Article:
By Yves Dupont
"The Democratic Idea favours the nurturing of a human type prepared for slavery in the most subtle sense of the term." (Nietzsche) "It disregards any criterion other than the popular will expressed at the polls and in parliamentary majorities... In the order of ideas, it is an absolute error; in the order of facts, it is absolute disorder." (Dr. Don Felix Sarda Y Salvany, 1886) "It is the complete independence of Man; Man viewed as the sole source of Truth, Goodness, Justice, Authority, Right and Wrong; Man acknowledging no other Lord and God than himself, Morality becomes a matter of common standards - as changing as Man himself; the law of God does not exist." (Rev M. Tamisier, S.J.) This treatise on Democracy was originally written in 1962 shortly before the opening of the Second Vatican Council. It was submitted to a Catholic Publishing House - and rejected. This was understandable; whilst Vatican II marked the triumph of Liberalism and Modernism, it did not initiate those evils; they had been with us for many decades but their subterranean work often passed undetected.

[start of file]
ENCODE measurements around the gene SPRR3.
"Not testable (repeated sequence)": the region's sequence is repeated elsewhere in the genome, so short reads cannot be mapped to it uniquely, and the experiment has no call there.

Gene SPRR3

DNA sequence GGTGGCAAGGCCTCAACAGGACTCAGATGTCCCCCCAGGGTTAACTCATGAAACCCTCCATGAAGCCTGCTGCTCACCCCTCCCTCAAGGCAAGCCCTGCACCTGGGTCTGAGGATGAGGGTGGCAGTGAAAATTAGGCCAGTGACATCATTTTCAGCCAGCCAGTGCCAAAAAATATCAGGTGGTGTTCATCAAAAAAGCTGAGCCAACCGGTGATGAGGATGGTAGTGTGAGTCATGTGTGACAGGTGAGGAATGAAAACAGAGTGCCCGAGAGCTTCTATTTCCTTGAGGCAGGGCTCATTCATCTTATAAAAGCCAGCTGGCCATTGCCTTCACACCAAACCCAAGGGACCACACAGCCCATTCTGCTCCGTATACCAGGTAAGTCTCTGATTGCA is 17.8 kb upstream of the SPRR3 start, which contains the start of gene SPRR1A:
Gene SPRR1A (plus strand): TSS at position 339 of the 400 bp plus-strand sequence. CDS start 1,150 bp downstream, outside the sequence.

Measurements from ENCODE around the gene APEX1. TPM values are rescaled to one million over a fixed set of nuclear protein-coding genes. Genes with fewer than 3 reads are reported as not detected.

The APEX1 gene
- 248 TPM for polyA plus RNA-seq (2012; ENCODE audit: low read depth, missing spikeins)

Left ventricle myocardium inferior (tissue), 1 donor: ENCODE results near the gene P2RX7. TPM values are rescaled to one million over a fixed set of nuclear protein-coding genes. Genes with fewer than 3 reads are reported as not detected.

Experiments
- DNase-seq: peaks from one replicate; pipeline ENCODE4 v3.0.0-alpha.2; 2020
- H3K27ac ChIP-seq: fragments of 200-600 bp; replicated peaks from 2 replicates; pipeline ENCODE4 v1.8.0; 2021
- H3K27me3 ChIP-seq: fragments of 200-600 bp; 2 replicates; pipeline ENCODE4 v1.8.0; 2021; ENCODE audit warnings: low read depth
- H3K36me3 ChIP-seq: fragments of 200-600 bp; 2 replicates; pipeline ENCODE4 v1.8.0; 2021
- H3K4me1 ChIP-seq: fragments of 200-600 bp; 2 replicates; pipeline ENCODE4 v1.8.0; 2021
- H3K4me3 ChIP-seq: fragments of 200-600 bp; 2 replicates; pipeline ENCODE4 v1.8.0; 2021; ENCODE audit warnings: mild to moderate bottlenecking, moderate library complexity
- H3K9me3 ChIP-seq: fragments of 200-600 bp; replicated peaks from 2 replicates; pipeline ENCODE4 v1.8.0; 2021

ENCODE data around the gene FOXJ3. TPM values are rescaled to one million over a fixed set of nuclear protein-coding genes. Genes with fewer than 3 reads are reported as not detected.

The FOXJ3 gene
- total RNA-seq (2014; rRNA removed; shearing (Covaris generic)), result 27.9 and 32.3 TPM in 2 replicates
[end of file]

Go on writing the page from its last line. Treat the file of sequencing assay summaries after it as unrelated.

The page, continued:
The rejection of this manuscript, then, was not unexpected. As early as 1956 I was aware of the tunnelling work going on within the Church. The intervening years since 1962, however, have made many of my early propositions much more credible now than they were then; civil unrest, often with bloodshed, has spread to every country. Scenes are taking place in the streets of Melbourne which we now take for granted because they have grown gradually, but they were quite unheard of in 1962. I remember discussing with a friend who shared my views that blood would soon be spilled in Melbourne. We agreed that we would be dismissed as "crackpots" if we ever mentioned this publicly. Melbourne, and Australia in general, were then remarkably free from the follies common in Western Europe. But Australia has quickly caught up with the rest of the world and ugly scenes are now not uncommon in our streets. As a result, the very ideals of Democracy are being questioned by writers who, occasionally, find space in newspapers such as "The Age" and the "Herald". This questioning is even more noticeable overseas which shows that the thinking few are beginning to wonder if there is not something radically wrong with our peculiar idea of what a Democracy should be, and if its deceptive appearances are not concealing an incurable canker. In 1962, however, such questioning was virtually unknown. And in 1945, there was such an infatuation with democratic ideas that Pius XII, when he found it necessary to warn against it, thought it expedient to make a somewhat unrealistic distinction between true and false Democracy. Not that the distinction was in itself unreal, but in 1944/45 no Western nation was prepared to admit that _its_ brand of Democracy was false, and that true Democracy in the Thomist sense can, as Pius XII himself said, be found even within an absolute monarchy. The warnings of Pius XII, therefore, fell on deaf ears. Even worse, his encyclical was interpreted as a vindication of Democracy! Why was the West so infatuated with Democracy? The reason is obvious. Hitler had just been defeated, and Hitler, in the eyes of the West, represented the very antithesis of Democracy. This view, of course, was quite absurd: Hitler came to power precisely because of the Democratic constitution of the republic of Weimar, just as Lenin came to power in 1917 thanks to Kerensky's Menshevik Democracy. In a Monarchy he would have had no chance. The Republic of Weimar was indeed democratic, but Germany had just lost World I and her economic situation was beyond repair. Moreover, the German people were smarting under the humiliation of their defeat. The Kaiser who, in 1914, had unsuccessfully tried to dissuade the militarist Prussian Aristocracy, had gone into exile, and was held in the West as the blood-thirsty tyrant responsible for the War. Thus came into being the Republic of Weimar - the brain-child of the democratic West. It did not take very long for Hitler to rise to power as, indeed, the democratic masses always give themselves the worst possible tyrants in times of acute stress. Political Democracy is not a viable, enduring regime; it is essentially unstable, open to intrigues, given to demagogy; it is a process leading to complete disintegration of the Nation first, and of the State eventually. Unrest and violence will grow into anarchy. The Western nations, including Australia (which is culturally Western), will surely experience dictatorship, an evil worse than Democracy, yet its inevitable outcome. (This note was added in 1971. The manuscript has been brought up to date with the inclusion of quotes from the Encyclicals which have been issued since 1962.) THE POPES AND DEMOCRACY "I have long been convinced that institutions that are purely democratic must, sooner or later, destroy liberty, or civilization, or both... Socialism is the infirmity that attends mature democracies." (Lord Acton)